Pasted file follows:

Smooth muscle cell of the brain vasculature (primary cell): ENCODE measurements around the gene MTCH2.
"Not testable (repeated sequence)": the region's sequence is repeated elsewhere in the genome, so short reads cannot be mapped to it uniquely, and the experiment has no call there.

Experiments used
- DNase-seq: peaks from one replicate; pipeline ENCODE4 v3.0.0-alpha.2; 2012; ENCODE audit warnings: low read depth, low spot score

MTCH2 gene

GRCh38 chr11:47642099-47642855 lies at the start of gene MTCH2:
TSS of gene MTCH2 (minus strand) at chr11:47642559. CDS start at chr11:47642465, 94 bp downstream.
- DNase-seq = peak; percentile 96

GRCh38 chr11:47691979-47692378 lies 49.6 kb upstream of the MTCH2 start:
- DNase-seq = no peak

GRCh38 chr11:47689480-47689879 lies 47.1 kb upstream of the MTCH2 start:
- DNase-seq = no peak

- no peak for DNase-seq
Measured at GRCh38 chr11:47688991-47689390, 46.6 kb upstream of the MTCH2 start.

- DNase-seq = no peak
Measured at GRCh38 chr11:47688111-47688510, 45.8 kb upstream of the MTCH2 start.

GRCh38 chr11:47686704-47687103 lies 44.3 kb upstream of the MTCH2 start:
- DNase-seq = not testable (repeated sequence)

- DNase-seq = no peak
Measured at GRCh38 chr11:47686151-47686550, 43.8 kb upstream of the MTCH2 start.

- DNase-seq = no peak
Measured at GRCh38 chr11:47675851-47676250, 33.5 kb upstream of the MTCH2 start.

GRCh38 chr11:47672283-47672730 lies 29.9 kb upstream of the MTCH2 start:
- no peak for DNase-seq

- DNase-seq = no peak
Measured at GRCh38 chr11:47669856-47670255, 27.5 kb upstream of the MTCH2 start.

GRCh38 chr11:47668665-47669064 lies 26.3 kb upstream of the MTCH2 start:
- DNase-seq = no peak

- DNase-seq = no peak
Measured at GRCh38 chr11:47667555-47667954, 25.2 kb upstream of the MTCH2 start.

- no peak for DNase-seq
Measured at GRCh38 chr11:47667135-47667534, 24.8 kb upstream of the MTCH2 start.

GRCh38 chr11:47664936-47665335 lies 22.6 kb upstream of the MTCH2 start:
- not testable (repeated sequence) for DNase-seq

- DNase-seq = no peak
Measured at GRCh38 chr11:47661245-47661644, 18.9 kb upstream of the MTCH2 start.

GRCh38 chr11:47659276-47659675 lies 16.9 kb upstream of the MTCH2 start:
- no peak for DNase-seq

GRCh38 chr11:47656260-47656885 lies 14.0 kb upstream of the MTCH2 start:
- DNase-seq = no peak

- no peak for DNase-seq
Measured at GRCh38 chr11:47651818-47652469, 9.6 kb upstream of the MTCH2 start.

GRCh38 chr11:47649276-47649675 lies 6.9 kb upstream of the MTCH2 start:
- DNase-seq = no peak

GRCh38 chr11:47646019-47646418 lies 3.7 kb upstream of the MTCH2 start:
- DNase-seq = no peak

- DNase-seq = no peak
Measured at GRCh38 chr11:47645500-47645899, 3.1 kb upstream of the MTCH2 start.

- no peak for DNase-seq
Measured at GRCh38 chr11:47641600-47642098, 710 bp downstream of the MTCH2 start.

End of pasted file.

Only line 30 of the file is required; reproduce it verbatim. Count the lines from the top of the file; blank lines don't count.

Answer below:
Measured at GRCh38 chr11:47667555-47667954, 25.2 kb upstream of the MTCH2 start.